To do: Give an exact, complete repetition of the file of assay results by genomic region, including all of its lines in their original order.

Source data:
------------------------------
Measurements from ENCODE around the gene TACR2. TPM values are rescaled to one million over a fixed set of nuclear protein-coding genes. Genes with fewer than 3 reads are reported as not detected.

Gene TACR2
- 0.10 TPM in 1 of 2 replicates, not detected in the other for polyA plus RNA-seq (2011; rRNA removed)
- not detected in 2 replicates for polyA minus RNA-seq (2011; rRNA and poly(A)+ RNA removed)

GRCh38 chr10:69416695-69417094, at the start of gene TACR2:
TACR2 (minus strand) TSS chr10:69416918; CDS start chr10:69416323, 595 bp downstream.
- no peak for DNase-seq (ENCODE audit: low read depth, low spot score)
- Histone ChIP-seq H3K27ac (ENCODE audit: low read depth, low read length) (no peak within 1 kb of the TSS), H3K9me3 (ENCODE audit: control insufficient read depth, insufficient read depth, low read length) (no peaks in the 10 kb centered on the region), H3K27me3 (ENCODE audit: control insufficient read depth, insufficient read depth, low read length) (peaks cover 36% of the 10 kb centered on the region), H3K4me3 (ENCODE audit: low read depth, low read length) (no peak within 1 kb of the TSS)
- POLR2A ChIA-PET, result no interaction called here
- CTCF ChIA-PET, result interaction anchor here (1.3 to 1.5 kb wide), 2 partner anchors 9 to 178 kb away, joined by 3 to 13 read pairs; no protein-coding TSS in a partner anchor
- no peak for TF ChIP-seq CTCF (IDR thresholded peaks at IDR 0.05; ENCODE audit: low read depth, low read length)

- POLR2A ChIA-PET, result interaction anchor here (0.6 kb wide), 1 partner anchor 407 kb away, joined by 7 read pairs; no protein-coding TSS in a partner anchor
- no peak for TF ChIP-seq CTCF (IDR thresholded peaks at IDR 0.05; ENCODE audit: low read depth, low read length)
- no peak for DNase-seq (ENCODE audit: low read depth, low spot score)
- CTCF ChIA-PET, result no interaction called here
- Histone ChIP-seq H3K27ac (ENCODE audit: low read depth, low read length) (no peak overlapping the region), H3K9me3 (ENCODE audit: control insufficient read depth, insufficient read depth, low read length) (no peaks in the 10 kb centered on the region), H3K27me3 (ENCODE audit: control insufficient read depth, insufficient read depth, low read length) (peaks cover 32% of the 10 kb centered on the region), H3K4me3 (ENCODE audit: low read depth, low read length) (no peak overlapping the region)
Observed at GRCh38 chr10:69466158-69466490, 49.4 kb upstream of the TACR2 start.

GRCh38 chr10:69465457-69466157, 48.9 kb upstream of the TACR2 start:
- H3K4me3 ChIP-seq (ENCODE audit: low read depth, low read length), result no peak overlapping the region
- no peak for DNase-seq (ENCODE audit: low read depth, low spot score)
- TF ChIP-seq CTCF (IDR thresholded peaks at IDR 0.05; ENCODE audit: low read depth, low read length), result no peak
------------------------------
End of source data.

Measurements from ENCODE around the gene TACR2. TPM values are rescaled to one million over a fixed set of nuclear protein-coding genes. Genes with fewer than 3 reads are reported as not detected.

Gene TACR2
- 0.10 TPM in 1 of 2 replicates, not detected in the other for polyA plus RNA-seq (2011; rRNA removed)
- not detected in 2 replicates for polyA minus RNA-seq (2011; rRNA and poly(A)+ RNA removed)

GRCh38 chr10:69416695-69417094, at the start of gene TACR2:
TACR2 (minus strand) TSS chr10:69416918; CDS start chr10:69416323, 595 bp downstream.
- no peak for DNase-seq (ENCODE audit: low read depth, low spot score)
- Histone ChIP-seq H3K27ac (ENCODE audit: low read depth, low read length) (no peak within 1 kb of the TSS), H3K9me3 (ENCODE audit: control insufficient read depth, insufficient read depth, low read length) (no peaks in the 10 kb centered on the region), H3K27me3 (ENCODE audit: control insufficient read depth, insufficient read depth, low read length) (peaks cover 36% of the 10 kb centered on the region), H3K4me3 (ENCODE audit: low read depth, low read length) (no peak within 1 kb of the TSS)
- POLR2A ChIA-PET, result no interaction called here
- CTCF ChIA-PET, result interaction anchor here (1.3 to 1.5 kb wide), 2 partner anchors 9 to 178 kb away, joined by 3 to 13 read pairs; no protein-coding TSS in a partner anchor
- no peak for TF ChIP-seq CTCF (IDR thresholded peaks at IDR 0.05; ENCODE audit: low read depth, low read length)

- POLR2A ChIA-PET, result interaction anchor here (0.6 kb wide), 1 partner anchor 407 kb away, joined by 7 read pairs; no protein-coding TSS in a partner anchor
- no peak for TF ChIP-seq CTCF (IDR thresholded peaks at IDR 0.05; ENCODE audit: low read depth, low read length)
- no peak for DNase-seq (ENCODE audit: low read depth, low spot score)
- CTCF ChIA-PET, result no interaction called here
- Histone ChIP-seq H3K27ac (ENCODE audit: low read depth, low read length) (no peak overlapping the region), H3K9me3 (ENCODE audit: control insufficient read depth, insufficient read depth, low read length) (no peaks in the 10 kb centered on the region), H3K27me3 (ENCODE audit: control insufficient read depth, insufficient read depth, low read length) (peaks cover 32% of the 10 kb centered on the region), H3K4me3 (ENCODE audit: low read depth, low read length) (no peak overlapping the region)
Observed at GRCh38 chr10:69466158-69466490, 49.4 kb upstream of the TACR2 start.

GRCh38 chr10:69465457-69466157, 48.9 kb upstream of the TACR2 start:
- H3K4me3 ChIP-seq (ENCODE audit: low read depth, low read length), result no peak overlapping the region
- no peak for DNase-seq (ENCODE audit: low read depth, low spot score)
- TF ChIP-seq CTCF (IDR thresholded peaks at IDR 0.05; ENCODE audit: low read depth, low read length), result no peak